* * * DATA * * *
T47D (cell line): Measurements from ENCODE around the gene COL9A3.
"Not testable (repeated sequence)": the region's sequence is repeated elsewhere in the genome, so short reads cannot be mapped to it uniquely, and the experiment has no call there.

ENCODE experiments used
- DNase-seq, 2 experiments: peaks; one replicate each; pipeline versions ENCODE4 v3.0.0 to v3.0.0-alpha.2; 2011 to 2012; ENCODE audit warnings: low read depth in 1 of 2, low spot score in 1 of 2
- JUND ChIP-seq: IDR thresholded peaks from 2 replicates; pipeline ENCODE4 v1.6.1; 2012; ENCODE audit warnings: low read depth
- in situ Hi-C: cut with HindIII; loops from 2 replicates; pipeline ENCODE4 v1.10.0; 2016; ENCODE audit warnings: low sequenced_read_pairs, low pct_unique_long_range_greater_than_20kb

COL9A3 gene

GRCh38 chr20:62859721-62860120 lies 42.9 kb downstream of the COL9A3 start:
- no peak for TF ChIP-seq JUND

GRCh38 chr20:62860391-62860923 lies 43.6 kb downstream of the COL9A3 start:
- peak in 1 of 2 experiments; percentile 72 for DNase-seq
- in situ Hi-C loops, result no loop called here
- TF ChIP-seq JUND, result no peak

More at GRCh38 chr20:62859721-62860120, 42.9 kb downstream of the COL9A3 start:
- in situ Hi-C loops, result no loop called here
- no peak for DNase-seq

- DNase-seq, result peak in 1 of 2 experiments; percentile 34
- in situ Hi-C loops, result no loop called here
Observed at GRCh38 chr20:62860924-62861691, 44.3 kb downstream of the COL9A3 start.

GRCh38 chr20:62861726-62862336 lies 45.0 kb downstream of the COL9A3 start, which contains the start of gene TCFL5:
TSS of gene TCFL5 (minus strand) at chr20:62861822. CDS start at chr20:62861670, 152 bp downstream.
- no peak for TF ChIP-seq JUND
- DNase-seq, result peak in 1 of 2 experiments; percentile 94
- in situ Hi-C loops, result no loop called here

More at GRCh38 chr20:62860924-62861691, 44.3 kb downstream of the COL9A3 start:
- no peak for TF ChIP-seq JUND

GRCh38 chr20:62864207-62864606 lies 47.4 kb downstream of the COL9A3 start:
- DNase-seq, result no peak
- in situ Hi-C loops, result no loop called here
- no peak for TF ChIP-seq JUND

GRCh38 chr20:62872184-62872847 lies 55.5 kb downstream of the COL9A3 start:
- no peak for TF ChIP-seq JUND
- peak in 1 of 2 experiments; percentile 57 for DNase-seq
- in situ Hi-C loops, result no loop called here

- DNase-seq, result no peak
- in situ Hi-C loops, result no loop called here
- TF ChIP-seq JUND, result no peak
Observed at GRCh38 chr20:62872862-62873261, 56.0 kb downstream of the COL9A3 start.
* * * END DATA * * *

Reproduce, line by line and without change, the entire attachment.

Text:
T47D (cell line): Measurements from ENCODE around the gene COL9A3.
"Not testable (repeated sequence)": the region's sequence is repeated elsewhere in the genome, so short reads cannot be mapped to it uniquely, and the experiment has no call there.

ENCODE experiments used
- DNase-seq, 2 experiments: peaks; one replicate each; pipeline versions ENCODE4 v3.0.0 to v3.0.0-alpha.2; 2011 to 2012; ENCODE audit warnings: low read depth in 1 of 2, low spot score in 1 of 2
- JUND ChIP-seq: IDR thresholded peaks from 2 replicates; pipeline ENCODE4 v1.6.1; 2012; ENCODE audit warnings: low read depth
- in situ Hi-C: cut with HindIII; loops from 2 replicates; pipeline ENCODE4 v1.10.0; 2016; ENCODE audit warnings: low sequenced_read_pairs, low pct_unique_long_range_greater_than_20kb

COL9A3 gene

GRCh38 chr20:62859721-62860120 lies 42.9 kb downstream of the COL9A3 start:
- no peak for TF ChIP-seq JUND

GRCh38 chr20:62860391-62860923 lies 43.6 kb downstream of the COL9A3 start:
- peak in 1 of 2 experiments; percentile 72 for DNase-seq
- in situ Hi-C loops, result no loop called here
- TF ChIP-seq JUND, result no peak

More at GRCh38 chr20:62859721-62860120, 42.9 kb downstream of the COL9A3 start:
- in situ Hi-C loops, result no loop called here
- no peak for DNase-seq

- DNase-seq, result peak in 1 of 2 experiments; percentile 34
- in situ Hi-C loops, result no loop called here
Observed at GRCh38 chr20:62860924-62861691, 44.3 kb downstream of the COL9A3 start.

GRCh38 chr20:62861726-62862336 lies 45.0 kb downstream of the COL9A3 start, which contains the start of gene TCFL5:
TSS of gene TCFL5 (minus strand) at chr20:62861822. CDS start at chr20:62861670, 152 bp downstream.
- no peak for TF ChIP-seq JUND
- DNase-seq, result peak in 1 of 2 experiments; percentile 94
- in situ Hi-C loops, result no loop called here

More at GRCh38 chr20:62860924-62861691, 44.3 kb downstream of the COL9A3 start:
- no peak for TF ChIP-seq JUND

GRCh38 chr20:62864207-62864606 lies 47.4 kb downstream of the COL9A3 start:
- DNase-seq, result no peak
- in situ Hi-C loops, result no loop called here
- no peak for TF ChIP-seq JUND

GRCh38 chr20:62872184-62872847 lies 55.5 kb downstream of the COL9A3 start:
- no peak for TF ChIP-seq JUND
- peak in 1 of 2 experiments; percentile 57 for DNase-seq
- in situ Hi-C loops, result no loop called here

- DNase-seq, result no peak
- in situ Hi-C loops, result no loop called here
- TF ChIP-seq JUND, result no peak
Observed at GRCh38 chr20:62872862-62873261, 56.0 kb downstream of the COL9A3 start.